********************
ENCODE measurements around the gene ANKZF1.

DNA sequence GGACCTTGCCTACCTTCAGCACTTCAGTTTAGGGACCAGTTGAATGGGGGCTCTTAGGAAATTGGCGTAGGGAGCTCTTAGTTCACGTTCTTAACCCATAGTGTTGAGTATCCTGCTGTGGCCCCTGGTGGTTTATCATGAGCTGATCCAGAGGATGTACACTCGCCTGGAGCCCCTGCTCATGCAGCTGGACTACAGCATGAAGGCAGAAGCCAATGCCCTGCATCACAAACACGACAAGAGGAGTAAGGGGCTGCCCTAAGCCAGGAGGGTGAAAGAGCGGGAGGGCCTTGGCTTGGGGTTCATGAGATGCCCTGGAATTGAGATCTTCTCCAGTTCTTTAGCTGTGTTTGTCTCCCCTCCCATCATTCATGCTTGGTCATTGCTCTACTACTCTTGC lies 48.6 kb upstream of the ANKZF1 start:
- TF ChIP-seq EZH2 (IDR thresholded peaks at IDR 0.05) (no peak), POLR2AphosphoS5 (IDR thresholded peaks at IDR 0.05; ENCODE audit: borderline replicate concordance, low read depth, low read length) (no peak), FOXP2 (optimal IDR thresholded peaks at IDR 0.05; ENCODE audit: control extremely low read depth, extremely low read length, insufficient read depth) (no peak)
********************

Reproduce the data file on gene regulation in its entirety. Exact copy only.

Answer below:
ENCODE measurements around the gene ANKZF1.

DNA sequence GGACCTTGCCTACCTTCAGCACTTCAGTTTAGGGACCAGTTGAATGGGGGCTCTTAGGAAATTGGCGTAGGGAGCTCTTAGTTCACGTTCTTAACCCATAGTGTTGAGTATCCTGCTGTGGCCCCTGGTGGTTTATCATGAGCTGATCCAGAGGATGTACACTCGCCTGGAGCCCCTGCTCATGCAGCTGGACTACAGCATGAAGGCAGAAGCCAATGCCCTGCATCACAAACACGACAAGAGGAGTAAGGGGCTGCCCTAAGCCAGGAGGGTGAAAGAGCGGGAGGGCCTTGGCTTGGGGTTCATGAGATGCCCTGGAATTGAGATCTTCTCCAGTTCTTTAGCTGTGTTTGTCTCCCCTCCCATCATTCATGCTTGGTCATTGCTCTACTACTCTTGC lies 48.6 kb upstream of the ANKZF1 start:
- TF ChIP-seq EZH2 (IDR thresholded peaks at IDR 0.05) (no peak), POLR2AphosphoS5 (IDR thresholded peaks at IDR 0.05; ENCODE audit: borderline replicate concordance, low read depth, low read length) (no peak), FOXP2 (optimal IDR thresholded peaks at IDR 0.05; ENCODE audit: control extremely low read depth, extremely low read length, insufficient read depth) (no peak)